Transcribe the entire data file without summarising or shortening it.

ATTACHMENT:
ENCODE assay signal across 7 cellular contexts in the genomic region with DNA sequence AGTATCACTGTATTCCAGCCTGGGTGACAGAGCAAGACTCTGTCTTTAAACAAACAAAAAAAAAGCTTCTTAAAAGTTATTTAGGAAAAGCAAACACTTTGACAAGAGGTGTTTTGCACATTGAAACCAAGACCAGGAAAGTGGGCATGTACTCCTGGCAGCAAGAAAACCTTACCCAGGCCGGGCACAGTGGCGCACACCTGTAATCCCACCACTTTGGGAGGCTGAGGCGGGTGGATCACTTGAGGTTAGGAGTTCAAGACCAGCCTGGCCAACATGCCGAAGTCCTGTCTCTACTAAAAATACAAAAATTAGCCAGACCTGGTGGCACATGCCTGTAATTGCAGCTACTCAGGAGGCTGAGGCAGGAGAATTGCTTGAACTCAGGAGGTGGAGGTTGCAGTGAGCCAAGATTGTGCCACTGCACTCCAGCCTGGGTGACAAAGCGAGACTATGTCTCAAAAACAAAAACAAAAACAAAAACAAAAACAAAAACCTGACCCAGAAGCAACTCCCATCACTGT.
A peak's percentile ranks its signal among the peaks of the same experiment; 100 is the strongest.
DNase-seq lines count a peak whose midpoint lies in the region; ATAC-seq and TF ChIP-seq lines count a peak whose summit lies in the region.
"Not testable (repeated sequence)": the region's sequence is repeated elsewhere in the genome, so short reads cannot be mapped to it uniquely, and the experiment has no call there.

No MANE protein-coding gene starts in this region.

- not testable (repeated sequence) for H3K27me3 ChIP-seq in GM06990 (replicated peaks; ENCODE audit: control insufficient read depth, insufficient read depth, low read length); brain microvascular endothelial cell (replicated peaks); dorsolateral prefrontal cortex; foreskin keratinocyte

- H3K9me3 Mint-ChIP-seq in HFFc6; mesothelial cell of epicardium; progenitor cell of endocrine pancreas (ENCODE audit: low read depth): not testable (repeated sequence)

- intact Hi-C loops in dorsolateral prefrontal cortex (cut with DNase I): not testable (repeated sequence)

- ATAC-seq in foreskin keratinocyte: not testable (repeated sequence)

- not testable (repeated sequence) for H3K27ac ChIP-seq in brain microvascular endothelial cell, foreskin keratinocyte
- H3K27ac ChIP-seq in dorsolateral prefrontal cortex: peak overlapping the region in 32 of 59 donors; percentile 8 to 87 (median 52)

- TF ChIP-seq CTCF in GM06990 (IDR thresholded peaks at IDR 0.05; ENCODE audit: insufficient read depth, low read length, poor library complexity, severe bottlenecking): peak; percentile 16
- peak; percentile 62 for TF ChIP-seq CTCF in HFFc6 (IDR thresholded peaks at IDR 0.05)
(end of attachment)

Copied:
ENCODE assay signal across 7 cellular contexts in the genomic region with DNA sequence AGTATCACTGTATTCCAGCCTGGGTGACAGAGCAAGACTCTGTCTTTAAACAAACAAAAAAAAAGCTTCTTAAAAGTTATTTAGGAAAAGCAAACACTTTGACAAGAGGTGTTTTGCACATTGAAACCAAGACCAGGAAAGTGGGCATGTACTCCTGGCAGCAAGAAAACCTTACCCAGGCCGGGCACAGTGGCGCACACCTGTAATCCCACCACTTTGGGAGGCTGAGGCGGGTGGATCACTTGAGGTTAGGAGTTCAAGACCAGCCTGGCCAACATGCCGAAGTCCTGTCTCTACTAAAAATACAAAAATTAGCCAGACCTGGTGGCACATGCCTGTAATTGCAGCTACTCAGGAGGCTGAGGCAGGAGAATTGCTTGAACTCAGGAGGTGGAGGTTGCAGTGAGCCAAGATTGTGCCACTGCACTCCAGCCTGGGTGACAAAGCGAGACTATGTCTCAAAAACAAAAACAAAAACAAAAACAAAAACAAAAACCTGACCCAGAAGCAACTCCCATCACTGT.
A peak's percentile ranks its signal among the peaks of the same experiment; 100 is the strongest.
DNase-seq lines count a peak whose midpoint lies in the region; ATAC-seq and TF ChIP-seq lines count a peak whose summit lies in the region.
"Not testable (repeated sequence)": the region's sequence is repeated elsewhere in the genome, so short reads cannot be mapped to it uniquely, and the experiment has no call there.

No MANE protein-coding gene starts in this region.

- not testable (repeated sequence) for H3K27me3 ChIP-seq in GM06990 (replicated peaks; ENCODE audit: control insufficient read depth, insufficient read depth, low read length); brain microvascular endothelial cell (replicated peaks); dorsolateral prefrontal cortex; foreskin keratinocyte

- H3K9me3 Mint-ChIP-seq in HFFc6; mesothelial cell of epicardium; progenitor cell of endocrine pancreas (ENCODE audit: low read depth): not testable (repeated sequence)

- intact Hi-C loops in dorsolateral prefrontal cortex (cut with DNase I): not testable (repeated sequence)

- ATAC-seq in foreskin keratinocyte: not testable (repeated sequence)

- not testable (repeated sequence) for H3K27ac ChIP-seq in brain microvascular endothelial cell, foreskin keratinocyte
- H3K27ac ChIP-seq in dorsolateral prefrontal cortex: peak overlapping the region in 32 of 59 donors; percentile 8 to 87 (median 52)

- TF ChIP-seq CTCF in GM06990 (IDR thresholded peaks at IDR 0.05; ENCODE audit: insufficient read depth, low read length, poor library complexity, severe bottlenecking): peak; percentile 16
- peak; percentile 62 for TF ChIP-seq CTCF in HFFc6 (IDR thresholded peaks at IDR 0.05)